to Austria-Hungary. After two or three generations, they were speaking German Schwabian. I suspect their traditions and culture have filtered down through the years as they mingled with the Schwabian and Austria-Hungary traditions and culture through various holiday events as well as their food preparations, such as "sauces" instead of "gravy", "Quiche Lorraine, puff pastry filled with pork and veal, a stew of smoked meas, sausages, cabbage and root vegetables and their tripe sausage "Andouille". Ad let us not forget their "Flombieres" [cherrie flambe] ice cream and rhubard pie.
Is it possible that Franz and Maximilian were not German but French? We do not know. Using an educated guess, I could understand if one Huber / Hubert who might have crossed the ethnic line (being French and marry into the Schwabian German), but both Franz and Maximilian Huber / Hubert married into the German Schwabian families would have been very unusual in that time period. Therefore, the probability that Franz and Maximilian were German ((Schwabian and or Saxon) is more likely than the two of them being French. I will surrender to the fact they may have been billinugal. But, the fact is, I do not know. So, let's dig into the history of the French colonists in Austria-Hungary..
http://freepages.genealogy.rootsweb.ancestry.com/~banatdata/Documents/NewOnTheList.htm by Cath Deschu:
>>4. One thing to keep in mind is that it is very common in the Banat (and elsewhere) for the spelling of a name to vary. First of all, many of the settlers may not have been literate and the spelling depended on the individual clerk recording it...and/or the many different priests from village to village who did the recording. Most Banat names appeared for the first time in Banat/Austrian records when they registered in Vienna. Yet, for some lucky people, the records of the catholic priests were very good and prove can prove where your ancestor came from when the records of the Church preserved their roots. Here is some evidence that French names were Germanized, then eventually Magyarized in Banat. It was not an intentional effort to make all settlers appear to be German. But unless the settler could read and write or spell his name, it just happened. Here are the names of people on the Banat List at rootsweb.com who have proof of what the name was in France, before the Banat. It shows clearly that names WERE germanized in Banat! So when looking for "pre" Banat, keep it in mind.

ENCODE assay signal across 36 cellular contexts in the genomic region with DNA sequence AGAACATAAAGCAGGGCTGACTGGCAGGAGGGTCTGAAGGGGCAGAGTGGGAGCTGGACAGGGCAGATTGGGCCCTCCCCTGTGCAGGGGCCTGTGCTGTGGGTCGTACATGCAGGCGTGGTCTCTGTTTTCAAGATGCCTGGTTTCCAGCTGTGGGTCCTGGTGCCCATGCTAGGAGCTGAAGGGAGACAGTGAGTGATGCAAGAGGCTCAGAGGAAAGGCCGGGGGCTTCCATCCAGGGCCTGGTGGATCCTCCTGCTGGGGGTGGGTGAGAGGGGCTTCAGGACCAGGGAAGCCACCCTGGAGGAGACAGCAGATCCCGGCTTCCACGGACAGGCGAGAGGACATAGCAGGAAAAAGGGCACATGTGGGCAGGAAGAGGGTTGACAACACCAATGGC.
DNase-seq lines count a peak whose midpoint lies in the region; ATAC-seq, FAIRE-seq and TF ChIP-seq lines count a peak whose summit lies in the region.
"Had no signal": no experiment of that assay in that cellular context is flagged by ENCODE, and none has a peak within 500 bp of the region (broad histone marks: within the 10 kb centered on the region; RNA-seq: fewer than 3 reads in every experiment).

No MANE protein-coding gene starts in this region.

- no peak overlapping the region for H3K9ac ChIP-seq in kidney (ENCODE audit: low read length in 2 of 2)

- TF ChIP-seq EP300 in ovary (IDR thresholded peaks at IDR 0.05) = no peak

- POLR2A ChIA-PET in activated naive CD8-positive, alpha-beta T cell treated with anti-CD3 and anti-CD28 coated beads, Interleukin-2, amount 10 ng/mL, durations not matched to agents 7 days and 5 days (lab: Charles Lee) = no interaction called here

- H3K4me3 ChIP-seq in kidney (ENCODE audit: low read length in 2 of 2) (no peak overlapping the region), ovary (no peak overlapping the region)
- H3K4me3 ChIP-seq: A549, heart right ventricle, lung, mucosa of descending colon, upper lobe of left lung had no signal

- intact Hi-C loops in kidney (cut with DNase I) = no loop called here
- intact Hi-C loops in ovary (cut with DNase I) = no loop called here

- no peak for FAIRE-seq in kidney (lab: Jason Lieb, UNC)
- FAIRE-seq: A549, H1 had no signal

DUPONT originally French > Germanized Dippong, Diebong, Duppong AND BOURGEOIS originally > to Borsova (1841) > to Borschowa AND GASCON originally >GASKO > then Magyarized to GASZKO AND CHANET originally > SCHANETT > then Magyarized to ZSANETTI AND DÉCHOU originally in France > Germanized to DESCHU Our DESCHU name is unique to the Banat. It was basically created by an Austrian clerk doing the registrations in Vienna. As an Austrian, he spoke and HEARD in German. So when our original settler (or colonist as they are often called in the Banat) said his French (could have been from anywhere) name, the clerk heard in German and wrote in the record book what he heard....in German. These records are available in the "Banater Akten." To get the free land, they were required to register in Vienna on their way to the Banat. These registration records are accessible in an indexed chronologically arranged book called the Banater Akten. They record the registration in Vienna from the period 1749-1804. Since the Banat villages were built from scratch to fulfill the need of the Austrian Hapsburg rulers for a buffer zone to keep out the Turks ... not all villages (or just the dwelling) were not ready for habitation when the settlers arrived and they were boarded or quartered with other established families until such time as their own home was ready. Most of these temporary stays were in an entirely different village than the one to which they were assigned. [See the rest of the article....:<<